I realized something last Saturday.

What was it, you ask?

That my children will never make Easter eggs that look like the ones on Martha Stewart’s website. And I’m okay with that.

Well, not REALLY okay with that, but here’s the deal: sometimes a control-freak-creative-type like myself just has to let go because, frankly, dying Easter eggs is NOT all about me. It’s about my 5 year-old and 7 year-old who still believe that a small furry animal who lacks opposable thumbs manages to enter their house and hide a bunch of eggs. In places like, say, the bookshelves. Because we all know rabbits can totally climb up a bookshelf.

But I digress.

When did the nuclear arms race of Easter egg dying begin? Who started this? The perfect pastel colors, the bits of lace you cut out and apply to the surface, only to be removed after you hand-paint your perfect egg, revealing a perfect lace pattern…this is ridiculous. My children do not care about this. They just like making really ugly eggs.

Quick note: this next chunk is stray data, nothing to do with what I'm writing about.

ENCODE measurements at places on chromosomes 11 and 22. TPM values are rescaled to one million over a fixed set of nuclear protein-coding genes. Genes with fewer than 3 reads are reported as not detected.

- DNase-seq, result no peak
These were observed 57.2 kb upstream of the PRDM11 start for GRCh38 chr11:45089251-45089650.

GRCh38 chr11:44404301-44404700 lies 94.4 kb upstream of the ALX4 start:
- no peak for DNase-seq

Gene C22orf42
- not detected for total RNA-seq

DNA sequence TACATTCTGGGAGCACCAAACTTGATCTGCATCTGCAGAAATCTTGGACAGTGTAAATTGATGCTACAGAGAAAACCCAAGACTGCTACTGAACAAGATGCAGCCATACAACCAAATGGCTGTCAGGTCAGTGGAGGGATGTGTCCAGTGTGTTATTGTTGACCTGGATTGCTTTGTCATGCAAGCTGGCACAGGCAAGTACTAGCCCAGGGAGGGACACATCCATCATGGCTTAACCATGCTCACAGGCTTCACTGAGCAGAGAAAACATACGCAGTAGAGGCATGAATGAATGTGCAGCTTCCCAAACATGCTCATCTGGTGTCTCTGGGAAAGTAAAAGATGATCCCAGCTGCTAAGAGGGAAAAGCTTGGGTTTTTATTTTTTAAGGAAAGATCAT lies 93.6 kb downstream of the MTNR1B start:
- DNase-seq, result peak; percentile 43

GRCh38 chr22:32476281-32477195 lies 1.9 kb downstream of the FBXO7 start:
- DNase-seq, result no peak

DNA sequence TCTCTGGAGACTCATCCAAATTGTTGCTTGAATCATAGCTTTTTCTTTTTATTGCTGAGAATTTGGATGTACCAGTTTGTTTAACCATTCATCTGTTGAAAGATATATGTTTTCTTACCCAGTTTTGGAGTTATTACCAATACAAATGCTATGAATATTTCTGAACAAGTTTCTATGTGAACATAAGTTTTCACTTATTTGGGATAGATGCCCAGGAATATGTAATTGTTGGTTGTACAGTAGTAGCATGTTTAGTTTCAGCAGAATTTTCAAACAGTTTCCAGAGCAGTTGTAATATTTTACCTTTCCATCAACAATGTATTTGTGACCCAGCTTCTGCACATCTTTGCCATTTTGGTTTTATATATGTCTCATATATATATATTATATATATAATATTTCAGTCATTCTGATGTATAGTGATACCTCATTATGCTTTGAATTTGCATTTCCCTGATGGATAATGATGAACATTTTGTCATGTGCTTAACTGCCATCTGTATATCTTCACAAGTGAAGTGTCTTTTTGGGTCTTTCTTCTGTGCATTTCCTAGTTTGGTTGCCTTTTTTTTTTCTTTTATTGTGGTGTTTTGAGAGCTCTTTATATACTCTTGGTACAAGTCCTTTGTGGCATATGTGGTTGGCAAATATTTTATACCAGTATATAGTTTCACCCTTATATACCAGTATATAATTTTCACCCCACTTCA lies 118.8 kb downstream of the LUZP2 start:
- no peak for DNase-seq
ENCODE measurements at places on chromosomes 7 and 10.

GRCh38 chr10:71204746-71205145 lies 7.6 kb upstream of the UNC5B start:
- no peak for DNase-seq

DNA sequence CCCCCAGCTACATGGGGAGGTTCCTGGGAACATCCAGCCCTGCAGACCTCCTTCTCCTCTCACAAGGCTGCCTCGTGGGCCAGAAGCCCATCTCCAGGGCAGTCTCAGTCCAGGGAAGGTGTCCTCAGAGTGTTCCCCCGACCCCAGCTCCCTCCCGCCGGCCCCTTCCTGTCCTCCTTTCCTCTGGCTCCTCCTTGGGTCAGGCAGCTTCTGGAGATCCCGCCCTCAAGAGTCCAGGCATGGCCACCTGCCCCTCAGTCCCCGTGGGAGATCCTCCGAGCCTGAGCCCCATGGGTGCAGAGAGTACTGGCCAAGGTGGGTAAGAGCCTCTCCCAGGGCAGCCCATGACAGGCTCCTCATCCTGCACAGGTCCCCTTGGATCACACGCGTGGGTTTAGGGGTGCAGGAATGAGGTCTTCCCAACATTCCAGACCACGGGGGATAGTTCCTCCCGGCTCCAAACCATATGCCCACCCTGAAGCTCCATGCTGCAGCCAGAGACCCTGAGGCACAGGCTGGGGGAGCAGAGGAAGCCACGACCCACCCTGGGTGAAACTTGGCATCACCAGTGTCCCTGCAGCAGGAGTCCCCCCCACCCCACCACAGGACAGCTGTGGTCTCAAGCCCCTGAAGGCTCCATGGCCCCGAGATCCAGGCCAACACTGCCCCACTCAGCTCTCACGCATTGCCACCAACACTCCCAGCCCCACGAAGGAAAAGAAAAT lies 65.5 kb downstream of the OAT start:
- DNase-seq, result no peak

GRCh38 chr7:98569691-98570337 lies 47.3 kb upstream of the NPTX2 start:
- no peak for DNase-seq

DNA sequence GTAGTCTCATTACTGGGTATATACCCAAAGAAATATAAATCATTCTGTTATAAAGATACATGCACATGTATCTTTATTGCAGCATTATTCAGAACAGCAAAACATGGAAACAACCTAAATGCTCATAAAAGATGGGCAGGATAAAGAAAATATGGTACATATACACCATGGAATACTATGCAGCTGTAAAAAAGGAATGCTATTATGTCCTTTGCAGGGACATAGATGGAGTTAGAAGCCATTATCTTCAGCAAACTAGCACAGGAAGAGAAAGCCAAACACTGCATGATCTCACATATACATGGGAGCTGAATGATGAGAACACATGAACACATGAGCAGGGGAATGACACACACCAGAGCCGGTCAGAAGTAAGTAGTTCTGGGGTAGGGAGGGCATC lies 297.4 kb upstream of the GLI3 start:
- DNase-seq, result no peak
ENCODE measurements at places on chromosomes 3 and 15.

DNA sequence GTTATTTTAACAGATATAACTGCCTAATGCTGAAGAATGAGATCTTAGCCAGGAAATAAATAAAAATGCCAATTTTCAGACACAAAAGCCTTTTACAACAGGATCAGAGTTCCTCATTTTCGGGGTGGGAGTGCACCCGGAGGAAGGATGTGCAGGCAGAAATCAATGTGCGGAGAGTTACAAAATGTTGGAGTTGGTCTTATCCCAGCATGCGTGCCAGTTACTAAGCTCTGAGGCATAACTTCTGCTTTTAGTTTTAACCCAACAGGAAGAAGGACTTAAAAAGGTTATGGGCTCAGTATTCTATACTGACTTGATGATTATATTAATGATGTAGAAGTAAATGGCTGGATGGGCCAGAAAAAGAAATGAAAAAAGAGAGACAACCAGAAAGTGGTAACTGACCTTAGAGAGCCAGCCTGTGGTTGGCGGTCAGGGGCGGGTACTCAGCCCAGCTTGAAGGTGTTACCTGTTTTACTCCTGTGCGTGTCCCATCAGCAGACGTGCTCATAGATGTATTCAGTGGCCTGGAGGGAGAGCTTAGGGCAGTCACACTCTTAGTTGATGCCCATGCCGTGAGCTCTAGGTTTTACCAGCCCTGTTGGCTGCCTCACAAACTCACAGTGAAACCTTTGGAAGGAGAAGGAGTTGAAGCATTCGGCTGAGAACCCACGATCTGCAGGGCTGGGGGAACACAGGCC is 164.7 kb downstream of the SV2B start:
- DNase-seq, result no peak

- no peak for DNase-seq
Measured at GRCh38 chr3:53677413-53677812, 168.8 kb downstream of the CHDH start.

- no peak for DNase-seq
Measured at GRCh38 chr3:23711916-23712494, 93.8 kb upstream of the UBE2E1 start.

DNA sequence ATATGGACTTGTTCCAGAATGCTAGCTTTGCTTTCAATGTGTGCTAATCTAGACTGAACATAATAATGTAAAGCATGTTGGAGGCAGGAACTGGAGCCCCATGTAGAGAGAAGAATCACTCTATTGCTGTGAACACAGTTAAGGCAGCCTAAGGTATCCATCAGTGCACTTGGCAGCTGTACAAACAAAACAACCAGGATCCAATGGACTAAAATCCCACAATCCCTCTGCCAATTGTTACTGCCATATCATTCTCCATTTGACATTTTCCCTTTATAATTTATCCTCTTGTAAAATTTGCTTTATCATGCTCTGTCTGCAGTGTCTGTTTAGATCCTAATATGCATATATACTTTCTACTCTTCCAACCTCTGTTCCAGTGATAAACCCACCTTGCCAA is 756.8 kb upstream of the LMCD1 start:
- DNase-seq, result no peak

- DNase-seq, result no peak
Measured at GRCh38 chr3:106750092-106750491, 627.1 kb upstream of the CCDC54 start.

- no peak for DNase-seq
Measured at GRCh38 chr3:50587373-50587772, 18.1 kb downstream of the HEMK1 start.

Do you see that one hiding back there, on the left side of the photo? Yep, that’s a brown egg. My kids took all these beautiful bowls of bright, saturated colors and what’s the first egg they produce? An ugly brown one. My husband had a name for that egg, which is inappropriate to share here. They boys loved it (the egg, not my husband’s name for it…they won’t be permitted to use crass language like that for at least another 6 months).

So, do these eggs rival Martha’s? Not so much, but the kids had fun, and I achieved a minor personal victory when I managed not to visibly cringe as they scribbled in crayon and dyed them orange and brown. I’d like to say that next year, they couldn’t possibly come up with an uglier egg, but somehow I think they’ll try. Check back in twelve months for the evidence.

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